D'Angelo Russell (275803)
Credit: Bill Moore photo

Fans of New York basketball seem obsessed with making their Knicks great again. There were dreams of LeBron once coming here, now KD and Kyrie. Anthony Davis may have added them to his short list of teams that he’ll OK a trade to, but it won’t be any time soon, lengthening the speculation and the discussion.

Common sense tells us that if KD (Kevin Durant) wanted to make a team great again, it would be the Washington Wizards, his hometown team. But if a star free agent player is shopping for a team with some upside during the offseason, why not the Brooklyn Nets?

With patience, scouting and smart, practical basketball decisions, the Nets are turning their woes into wins.

Brooklyn has advanced from a 12th place team last season to a 6-seed in the NBA’s current Eastern Conference standings, already surpassing their 28 total wins of last season by 70 days. They’ve moved on from 54 losses last year, and 61 and last place the year before that.

Sunday’s NBA All-Star game is indicative of how the Nets are thriving now. Joe Harris, the Nets’ 6-foot-6 small forward/shooting guard since signing here in 2016, wins the 3-point competition, forcing MVP Stephen Curry to need almost every shot in the final round to defeat him. With some luck on Harris’ side, Curry missed one of the corner shots to secure Harris’ victory.

“Obviously, it’s incredible. Steph is the greatest shooter of all time,” said Harris humbly, noting that shooting off the rack of balls for a minute in an All-Star weekend contest is not indicative of being a better shooter than Curry. “I don’t want anybody to get it twisted at all,” Harris emphasized. “For me to come in my first time, and to win, it’s a surreal experience.”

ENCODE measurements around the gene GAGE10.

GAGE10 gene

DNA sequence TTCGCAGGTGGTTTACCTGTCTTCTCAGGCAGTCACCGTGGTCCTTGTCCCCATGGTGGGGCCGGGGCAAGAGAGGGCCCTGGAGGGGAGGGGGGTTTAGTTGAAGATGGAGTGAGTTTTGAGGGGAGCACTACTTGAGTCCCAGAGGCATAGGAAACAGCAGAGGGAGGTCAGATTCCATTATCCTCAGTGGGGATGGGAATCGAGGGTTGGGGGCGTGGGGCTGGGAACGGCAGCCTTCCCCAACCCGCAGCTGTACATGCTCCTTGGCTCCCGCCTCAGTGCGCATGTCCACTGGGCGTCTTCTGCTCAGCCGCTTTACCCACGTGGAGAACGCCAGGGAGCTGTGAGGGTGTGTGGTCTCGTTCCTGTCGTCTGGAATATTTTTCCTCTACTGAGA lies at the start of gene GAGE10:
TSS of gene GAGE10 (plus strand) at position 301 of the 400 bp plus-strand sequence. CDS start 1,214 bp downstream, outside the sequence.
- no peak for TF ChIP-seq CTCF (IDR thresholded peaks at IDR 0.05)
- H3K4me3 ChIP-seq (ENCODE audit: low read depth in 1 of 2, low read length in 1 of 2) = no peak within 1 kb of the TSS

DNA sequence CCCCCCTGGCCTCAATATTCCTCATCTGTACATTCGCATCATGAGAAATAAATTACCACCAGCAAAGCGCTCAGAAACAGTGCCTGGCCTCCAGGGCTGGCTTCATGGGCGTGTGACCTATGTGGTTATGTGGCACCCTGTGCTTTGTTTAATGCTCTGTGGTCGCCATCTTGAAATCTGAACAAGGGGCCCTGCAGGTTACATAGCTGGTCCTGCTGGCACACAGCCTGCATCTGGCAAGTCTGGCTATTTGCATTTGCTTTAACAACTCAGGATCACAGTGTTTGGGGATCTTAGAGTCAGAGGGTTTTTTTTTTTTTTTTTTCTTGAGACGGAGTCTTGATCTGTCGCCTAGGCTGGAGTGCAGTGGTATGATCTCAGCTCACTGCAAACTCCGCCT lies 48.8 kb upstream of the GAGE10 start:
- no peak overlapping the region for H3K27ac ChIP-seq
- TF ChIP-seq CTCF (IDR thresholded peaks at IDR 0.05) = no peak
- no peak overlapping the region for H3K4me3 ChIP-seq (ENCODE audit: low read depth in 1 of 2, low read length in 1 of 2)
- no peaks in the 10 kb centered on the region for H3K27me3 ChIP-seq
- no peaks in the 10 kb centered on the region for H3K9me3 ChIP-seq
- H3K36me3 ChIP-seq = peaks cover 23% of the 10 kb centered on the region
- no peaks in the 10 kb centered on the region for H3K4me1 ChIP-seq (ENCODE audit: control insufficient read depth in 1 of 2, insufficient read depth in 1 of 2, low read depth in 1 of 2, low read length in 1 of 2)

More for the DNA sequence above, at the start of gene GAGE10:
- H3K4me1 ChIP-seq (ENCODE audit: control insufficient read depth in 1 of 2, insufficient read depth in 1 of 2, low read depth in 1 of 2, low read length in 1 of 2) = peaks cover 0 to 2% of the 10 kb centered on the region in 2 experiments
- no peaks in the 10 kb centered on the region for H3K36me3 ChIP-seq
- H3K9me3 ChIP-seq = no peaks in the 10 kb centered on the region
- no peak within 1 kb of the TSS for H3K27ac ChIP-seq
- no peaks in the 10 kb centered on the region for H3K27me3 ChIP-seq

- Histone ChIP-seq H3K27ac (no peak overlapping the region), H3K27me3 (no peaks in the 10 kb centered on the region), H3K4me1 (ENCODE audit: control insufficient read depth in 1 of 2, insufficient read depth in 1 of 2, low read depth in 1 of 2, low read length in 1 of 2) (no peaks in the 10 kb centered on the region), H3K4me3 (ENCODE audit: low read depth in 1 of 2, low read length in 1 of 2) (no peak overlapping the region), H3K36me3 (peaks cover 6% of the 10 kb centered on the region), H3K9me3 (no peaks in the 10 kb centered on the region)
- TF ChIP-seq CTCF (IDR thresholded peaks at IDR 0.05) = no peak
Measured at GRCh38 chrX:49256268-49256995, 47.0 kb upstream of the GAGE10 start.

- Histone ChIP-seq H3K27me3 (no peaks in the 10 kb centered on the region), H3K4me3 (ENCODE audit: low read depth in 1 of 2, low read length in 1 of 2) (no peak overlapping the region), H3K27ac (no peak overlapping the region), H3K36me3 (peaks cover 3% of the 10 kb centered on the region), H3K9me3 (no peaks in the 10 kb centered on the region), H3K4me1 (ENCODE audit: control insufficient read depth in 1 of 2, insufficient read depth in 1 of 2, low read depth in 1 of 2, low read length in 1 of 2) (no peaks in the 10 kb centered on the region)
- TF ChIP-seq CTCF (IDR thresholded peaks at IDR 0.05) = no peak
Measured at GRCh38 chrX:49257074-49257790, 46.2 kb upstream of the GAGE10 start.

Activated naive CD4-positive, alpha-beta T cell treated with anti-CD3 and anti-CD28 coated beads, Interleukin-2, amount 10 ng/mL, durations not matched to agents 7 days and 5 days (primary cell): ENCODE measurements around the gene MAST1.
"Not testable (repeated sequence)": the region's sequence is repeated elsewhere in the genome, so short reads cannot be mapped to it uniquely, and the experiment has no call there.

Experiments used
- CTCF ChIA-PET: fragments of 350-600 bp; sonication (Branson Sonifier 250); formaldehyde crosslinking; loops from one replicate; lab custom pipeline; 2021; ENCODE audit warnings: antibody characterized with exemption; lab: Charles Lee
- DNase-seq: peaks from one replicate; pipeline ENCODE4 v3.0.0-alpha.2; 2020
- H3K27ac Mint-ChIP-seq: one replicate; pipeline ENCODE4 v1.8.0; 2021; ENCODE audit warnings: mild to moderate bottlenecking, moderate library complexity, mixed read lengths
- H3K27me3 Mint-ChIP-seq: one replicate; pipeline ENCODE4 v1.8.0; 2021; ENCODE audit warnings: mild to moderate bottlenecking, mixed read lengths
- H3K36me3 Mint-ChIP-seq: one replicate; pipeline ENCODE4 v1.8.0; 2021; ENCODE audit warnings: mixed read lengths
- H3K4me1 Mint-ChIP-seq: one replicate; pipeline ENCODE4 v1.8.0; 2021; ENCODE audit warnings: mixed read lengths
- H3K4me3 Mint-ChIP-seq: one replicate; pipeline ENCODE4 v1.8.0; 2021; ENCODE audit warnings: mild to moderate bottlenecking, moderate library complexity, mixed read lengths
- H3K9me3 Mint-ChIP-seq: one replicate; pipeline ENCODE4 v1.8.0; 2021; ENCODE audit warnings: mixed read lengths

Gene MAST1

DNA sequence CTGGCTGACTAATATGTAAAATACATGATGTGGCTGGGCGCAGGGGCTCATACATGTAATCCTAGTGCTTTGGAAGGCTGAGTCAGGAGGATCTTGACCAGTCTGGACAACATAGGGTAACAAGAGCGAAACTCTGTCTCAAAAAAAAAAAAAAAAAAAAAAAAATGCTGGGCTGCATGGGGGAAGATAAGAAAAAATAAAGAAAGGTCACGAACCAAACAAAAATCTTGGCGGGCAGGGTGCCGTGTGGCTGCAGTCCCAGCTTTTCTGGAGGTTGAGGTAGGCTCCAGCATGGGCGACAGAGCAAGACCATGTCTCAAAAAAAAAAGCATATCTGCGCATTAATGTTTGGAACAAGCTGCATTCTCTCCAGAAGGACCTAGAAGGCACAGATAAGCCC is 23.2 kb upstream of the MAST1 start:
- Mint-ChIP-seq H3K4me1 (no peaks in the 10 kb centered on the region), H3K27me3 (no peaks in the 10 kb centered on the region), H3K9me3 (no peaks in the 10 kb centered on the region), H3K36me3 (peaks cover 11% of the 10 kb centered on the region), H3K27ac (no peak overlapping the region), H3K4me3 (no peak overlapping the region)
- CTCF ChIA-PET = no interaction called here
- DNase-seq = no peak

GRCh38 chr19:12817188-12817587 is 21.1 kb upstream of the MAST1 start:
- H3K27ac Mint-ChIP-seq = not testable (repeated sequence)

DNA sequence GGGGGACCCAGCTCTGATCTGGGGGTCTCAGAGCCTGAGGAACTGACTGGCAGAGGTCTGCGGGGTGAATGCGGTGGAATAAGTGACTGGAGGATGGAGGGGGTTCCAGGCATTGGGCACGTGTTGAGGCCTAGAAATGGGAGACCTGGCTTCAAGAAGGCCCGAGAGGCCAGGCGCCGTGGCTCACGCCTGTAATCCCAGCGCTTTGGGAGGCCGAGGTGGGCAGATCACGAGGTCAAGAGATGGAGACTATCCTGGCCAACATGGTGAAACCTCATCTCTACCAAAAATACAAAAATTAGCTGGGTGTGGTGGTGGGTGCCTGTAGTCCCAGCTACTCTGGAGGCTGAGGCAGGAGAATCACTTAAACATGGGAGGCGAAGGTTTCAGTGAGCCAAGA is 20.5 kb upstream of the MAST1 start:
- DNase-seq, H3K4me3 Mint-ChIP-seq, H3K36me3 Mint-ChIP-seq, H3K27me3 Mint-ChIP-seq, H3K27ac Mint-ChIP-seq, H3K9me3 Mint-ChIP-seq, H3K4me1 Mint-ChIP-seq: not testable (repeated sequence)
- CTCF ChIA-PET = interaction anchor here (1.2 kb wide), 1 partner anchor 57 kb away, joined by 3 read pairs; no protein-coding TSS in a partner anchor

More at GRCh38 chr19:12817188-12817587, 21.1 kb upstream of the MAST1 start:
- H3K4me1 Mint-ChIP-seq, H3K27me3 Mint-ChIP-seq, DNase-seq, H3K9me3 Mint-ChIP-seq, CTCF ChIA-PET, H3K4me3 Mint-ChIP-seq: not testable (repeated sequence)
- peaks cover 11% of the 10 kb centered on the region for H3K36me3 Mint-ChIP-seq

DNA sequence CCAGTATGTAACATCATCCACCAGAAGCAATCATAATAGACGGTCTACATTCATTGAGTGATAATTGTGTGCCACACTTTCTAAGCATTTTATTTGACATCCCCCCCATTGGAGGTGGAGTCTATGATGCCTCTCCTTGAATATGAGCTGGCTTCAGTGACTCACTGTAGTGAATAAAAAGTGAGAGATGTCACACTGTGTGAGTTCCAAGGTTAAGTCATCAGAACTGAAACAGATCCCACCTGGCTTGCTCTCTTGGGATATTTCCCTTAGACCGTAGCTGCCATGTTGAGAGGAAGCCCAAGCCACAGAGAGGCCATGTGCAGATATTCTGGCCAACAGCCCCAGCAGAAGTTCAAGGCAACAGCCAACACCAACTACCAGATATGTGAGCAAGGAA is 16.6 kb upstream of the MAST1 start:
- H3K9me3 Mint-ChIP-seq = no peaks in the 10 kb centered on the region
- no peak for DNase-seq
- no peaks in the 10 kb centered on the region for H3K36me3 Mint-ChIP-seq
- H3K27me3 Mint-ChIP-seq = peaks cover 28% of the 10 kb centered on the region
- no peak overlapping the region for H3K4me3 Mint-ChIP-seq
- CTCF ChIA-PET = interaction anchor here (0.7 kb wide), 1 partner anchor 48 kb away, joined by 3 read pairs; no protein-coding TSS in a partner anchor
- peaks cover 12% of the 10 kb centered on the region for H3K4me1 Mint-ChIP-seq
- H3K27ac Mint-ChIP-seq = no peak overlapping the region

Also joining Harris this weekend in Charlotte, N.C. were team mates D’Angelo Russell participating in Sunday’s All-Star game, second year center Jarrett Allen and rookie forward Rodian Kurocs, both participating in the Rising Stars Challenge, the all-star scrimmage for the NBA’s talented rookies and sophomores.

“We would have had five players here if Spencer [Dinwiddie] would have been healthy,” Harris also noted. “He would have been able to defend his Skills Challenge championship.”

Dinwiddie won last year’s challenge, but was unable to compete this season due to a severe injury to his hand which now has him sidelined for several more weeks. He was able to rep Brooklyn by adding his voice to the team of announcers broadcasting the competition.

Brooklyn and their all-star players return from their All-Star break with 4-of-5 games at home. The Portland Trail Blazers here in Brooklyn tonight, Feb. 21, then the whole team goes to Charlotte to play the Hornets, then home for the San Antonio Spurs Feb. 25, the Washington Wizards Feb. 27, the Hornets again next March 1.